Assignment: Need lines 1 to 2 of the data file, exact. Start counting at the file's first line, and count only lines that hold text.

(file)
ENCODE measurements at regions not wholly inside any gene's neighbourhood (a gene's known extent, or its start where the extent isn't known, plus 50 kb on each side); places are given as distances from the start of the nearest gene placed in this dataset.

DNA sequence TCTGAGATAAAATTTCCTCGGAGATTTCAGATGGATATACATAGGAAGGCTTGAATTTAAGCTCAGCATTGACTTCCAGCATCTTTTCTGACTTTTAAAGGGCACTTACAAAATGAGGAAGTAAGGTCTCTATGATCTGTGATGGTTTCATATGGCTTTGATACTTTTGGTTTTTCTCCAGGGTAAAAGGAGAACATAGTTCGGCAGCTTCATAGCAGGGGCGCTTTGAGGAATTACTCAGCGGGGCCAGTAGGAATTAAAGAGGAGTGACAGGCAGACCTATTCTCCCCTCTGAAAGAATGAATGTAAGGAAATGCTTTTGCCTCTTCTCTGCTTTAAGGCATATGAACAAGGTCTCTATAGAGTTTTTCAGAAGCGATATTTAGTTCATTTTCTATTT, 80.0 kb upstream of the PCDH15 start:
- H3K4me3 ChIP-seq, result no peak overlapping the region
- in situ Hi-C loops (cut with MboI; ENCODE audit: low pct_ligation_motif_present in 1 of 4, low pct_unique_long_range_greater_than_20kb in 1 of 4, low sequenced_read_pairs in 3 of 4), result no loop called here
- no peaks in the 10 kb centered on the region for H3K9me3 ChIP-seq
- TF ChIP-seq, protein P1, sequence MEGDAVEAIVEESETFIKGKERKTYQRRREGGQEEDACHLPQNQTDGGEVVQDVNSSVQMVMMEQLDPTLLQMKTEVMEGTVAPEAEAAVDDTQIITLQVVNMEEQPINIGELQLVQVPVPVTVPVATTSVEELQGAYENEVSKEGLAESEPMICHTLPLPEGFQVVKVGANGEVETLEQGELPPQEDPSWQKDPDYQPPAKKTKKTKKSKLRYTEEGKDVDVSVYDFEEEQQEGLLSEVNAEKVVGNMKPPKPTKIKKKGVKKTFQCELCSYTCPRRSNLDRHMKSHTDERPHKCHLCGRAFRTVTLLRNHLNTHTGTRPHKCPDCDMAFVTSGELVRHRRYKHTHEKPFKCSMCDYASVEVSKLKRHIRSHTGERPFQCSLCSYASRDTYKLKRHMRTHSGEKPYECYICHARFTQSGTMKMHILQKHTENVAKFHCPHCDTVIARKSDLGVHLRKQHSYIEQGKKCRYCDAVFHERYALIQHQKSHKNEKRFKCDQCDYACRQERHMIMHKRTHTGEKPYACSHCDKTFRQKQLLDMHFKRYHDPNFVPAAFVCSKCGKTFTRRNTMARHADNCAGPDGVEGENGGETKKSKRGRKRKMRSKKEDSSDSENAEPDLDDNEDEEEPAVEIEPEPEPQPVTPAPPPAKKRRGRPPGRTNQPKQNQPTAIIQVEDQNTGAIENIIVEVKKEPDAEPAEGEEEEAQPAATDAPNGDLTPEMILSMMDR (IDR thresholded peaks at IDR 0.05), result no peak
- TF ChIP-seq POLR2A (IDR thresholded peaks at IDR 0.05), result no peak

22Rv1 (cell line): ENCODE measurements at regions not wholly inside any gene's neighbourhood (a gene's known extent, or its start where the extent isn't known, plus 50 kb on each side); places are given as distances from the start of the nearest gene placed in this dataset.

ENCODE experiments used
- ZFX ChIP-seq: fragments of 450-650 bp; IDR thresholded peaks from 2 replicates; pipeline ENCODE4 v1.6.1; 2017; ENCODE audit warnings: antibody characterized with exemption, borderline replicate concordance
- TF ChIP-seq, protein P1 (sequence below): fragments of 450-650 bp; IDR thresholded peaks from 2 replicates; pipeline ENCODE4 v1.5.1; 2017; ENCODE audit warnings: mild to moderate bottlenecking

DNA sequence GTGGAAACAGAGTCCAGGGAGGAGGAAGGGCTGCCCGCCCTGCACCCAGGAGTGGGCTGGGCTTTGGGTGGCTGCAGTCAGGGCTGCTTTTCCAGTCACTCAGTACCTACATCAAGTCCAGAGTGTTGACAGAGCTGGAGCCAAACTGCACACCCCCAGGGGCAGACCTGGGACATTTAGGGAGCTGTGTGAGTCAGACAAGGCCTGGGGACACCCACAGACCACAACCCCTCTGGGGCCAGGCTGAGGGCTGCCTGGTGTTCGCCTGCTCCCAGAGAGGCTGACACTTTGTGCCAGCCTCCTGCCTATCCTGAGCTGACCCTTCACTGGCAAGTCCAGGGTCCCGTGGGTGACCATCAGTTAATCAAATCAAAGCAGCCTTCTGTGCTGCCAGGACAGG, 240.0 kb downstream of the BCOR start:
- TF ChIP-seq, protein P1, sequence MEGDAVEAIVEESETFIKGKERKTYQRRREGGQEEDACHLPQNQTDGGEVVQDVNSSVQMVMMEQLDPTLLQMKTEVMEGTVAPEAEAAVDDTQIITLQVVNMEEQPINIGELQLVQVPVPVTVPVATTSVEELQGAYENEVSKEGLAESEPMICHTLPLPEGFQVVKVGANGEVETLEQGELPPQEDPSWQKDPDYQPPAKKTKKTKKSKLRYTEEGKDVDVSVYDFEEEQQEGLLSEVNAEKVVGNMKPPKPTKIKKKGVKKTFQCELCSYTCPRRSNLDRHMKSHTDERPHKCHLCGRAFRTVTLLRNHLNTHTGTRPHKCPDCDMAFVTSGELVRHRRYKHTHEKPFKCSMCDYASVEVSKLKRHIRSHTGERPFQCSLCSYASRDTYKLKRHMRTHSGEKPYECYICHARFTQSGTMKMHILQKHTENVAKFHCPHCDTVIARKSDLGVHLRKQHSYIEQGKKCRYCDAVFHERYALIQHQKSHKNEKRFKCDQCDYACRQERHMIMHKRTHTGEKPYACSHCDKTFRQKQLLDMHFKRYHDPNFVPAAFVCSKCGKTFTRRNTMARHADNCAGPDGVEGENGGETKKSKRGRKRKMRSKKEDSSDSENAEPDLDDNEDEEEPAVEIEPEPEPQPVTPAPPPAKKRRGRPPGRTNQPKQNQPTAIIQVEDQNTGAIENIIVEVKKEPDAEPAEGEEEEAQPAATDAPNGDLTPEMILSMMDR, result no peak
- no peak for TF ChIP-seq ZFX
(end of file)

ENCODE measurements at regions not wholly inside any gene's neighbourhood (a gene's known extent, or its start where the extent isn't known, plus 50 kb on each side); places are given as distances from the start of the nearest gene placed in this dataset.

DNA sequence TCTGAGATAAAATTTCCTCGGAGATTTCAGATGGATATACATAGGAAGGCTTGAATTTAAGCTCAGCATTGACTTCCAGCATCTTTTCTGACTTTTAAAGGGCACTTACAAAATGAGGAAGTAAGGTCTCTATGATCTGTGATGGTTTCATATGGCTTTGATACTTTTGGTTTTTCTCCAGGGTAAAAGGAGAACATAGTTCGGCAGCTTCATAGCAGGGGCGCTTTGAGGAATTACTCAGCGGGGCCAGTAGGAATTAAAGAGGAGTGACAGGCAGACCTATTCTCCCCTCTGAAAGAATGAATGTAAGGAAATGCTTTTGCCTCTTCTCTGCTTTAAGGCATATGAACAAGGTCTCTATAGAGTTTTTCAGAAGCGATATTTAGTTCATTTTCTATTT, 80.0 kb upstream of the PCDH15 start: